OBJECTIVES: To evaluated quality of outpatient sputum cytology and whether written instructions to patients improve sample quality and to identify variables that predict satisfactory samples.
DESIGN: Prospective randomised study.
SETTING: Outpatient department of a district general hospital.
PATIENTS: 224 patients recruited over 18 months whenever their clinicians requested sputum cytology, randomized to receive oral or oral and written advice.
INTERVENTIONS: Oral advice from nurse on producing a sputum sample (114 patients); oral advice plus written instructions (110).
MAIN MEASURES: Percentages of satisfactory sputum samples and of patients who produced more than one satisfactory sample; clinical or radiological features identified from subsequent review of patients' notes and radiographs associated with satisfactory samples; final diagnosis of bronchial cancer.
RESULTS: 588 sputum samples were requested and 477 received. Patients in the group receiving additional written instructions produced 75(34%) satisfactory samples and 43(39%) of them one or more sets of satisfactory samples. Corresponding figures for the group receiving only oral advice (80(31%) and 46(40%) respectively)were not significantly different. Logistic regression showed that radiological evidence of collapse or consolidation (p<0.01) and hilar mass (p<0.05) were significant predictors of the production of satisfactory samples. Sputum cytology confirmed the diagnosis in only 9(17%) patients with bronchial carcinoma.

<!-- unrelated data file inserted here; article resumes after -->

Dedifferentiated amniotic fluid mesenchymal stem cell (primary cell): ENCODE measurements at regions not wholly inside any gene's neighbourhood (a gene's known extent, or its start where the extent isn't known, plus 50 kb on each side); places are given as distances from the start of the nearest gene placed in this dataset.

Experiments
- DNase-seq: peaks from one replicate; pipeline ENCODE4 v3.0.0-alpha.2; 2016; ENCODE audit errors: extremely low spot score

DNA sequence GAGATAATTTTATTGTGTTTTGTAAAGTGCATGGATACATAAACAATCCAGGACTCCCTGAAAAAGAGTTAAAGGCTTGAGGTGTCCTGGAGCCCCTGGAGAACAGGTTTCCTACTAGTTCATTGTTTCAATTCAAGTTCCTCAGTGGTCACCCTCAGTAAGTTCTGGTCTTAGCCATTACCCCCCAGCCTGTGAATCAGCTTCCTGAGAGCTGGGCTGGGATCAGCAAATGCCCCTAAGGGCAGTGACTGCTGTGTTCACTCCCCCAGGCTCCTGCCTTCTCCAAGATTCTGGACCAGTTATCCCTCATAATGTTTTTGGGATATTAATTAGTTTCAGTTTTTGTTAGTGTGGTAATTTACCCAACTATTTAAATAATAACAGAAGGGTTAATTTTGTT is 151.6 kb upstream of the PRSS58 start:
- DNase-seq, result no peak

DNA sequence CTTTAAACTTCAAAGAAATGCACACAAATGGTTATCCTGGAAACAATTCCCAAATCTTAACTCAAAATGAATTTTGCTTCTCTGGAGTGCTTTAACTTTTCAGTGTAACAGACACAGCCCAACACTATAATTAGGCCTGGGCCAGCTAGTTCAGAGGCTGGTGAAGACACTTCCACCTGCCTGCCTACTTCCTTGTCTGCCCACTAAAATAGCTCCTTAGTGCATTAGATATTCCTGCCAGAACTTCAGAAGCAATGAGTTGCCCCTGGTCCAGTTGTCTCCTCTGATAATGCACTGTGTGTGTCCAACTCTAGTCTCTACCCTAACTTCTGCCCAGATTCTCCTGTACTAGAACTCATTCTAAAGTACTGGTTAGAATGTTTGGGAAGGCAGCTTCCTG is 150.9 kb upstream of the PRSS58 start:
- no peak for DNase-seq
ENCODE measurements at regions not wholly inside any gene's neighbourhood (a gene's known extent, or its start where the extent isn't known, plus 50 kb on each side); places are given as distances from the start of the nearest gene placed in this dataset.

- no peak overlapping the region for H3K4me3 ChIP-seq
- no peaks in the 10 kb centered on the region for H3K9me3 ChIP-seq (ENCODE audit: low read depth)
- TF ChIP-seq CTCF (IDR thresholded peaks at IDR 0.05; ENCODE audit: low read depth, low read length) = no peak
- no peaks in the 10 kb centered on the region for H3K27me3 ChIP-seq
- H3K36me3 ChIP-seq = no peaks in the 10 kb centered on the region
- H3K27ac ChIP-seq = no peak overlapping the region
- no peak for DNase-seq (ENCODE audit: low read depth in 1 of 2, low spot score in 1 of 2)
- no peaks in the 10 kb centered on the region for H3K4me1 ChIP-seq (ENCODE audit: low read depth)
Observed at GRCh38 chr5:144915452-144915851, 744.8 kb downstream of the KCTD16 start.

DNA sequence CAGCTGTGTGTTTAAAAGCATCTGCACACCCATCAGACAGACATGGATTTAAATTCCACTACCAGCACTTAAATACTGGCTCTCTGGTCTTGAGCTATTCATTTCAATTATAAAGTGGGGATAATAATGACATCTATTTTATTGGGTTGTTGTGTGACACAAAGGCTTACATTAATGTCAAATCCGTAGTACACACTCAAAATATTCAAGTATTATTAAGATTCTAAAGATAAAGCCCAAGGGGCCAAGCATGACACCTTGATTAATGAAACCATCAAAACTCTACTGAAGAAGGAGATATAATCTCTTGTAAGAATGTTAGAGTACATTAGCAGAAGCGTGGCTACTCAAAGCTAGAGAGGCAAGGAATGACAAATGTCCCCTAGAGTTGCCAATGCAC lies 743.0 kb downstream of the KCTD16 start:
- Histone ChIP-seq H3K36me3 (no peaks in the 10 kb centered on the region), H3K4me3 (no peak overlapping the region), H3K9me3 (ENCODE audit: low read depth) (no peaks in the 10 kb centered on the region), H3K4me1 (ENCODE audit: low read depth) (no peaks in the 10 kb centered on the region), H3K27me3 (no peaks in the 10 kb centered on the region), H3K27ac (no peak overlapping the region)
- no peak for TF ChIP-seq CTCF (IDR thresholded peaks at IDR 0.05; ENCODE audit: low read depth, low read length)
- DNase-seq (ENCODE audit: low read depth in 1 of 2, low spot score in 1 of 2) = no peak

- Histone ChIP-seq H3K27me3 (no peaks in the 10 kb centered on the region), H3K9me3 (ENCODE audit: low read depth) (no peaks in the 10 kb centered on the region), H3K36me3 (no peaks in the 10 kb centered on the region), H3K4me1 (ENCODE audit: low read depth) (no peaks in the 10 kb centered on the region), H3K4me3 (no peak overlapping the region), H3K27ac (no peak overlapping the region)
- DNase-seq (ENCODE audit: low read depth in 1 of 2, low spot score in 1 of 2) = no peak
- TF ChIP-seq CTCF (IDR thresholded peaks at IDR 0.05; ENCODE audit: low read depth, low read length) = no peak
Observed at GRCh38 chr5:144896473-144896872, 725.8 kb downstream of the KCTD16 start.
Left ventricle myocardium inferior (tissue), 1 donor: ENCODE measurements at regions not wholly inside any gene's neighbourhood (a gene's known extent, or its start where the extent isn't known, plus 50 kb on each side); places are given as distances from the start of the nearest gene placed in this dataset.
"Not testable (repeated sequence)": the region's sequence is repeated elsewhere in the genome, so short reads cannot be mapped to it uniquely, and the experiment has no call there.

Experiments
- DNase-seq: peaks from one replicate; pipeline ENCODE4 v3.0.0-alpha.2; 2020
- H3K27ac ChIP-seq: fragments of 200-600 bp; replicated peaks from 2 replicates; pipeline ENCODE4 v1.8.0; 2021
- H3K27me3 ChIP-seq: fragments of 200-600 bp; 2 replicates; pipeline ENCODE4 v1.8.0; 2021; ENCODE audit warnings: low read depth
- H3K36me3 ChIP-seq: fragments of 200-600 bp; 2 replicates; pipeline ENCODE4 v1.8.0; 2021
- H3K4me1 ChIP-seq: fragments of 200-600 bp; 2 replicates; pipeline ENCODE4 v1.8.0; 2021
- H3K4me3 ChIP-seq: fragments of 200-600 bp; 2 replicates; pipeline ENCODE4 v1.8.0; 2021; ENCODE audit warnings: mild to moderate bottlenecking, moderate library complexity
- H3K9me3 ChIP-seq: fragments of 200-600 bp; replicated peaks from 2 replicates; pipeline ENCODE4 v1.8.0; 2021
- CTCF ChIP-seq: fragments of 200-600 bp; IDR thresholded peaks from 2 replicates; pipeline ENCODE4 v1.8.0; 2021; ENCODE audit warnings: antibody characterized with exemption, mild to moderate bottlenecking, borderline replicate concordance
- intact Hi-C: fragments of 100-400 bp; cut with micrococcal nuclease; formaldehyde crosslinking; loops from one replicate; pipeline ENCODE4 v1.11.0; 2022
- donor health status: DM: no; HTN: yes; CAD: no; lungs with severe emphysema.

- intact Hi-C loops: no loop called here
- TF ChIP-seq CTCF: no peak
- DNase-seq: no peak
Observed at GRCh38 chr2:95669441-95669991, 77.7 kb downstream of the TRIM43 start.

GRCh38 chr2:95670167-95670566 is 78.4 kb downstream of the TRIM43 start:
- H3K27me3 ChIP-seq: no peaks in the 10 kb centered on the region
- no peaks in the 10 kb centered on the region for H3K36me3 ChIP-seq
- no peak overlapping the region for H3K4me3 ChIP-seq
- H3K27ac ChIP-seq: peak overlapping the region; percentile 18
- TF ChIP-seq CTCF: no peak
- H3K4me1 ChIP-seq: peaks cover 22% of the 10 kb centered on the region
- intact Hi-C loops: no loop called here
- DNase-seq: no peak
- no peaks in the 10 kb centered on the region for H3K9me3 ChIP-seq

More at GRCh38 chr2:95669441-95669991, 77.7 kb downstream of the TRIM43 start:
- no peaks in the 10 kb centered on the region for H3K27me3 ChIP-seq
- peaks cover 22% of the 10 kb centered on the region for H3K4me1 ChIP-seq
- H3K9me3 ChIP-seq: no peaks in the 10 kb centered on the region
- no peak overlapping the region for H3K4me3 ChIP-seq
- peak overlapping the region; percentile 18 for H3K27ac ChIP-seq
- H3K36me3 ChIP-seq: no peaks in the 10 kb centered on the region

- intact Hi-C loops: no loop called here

CONCLUSIONS: The quality of outpatients' sputum samples was poor and was not improved by written instructions. Sputum cytology should be limited to patients with probable bronchial cancer unsuitable for surgery.
IMPLICATIONS: Collection of samples and requests for sputum cytology should be reviewed in other hospitals.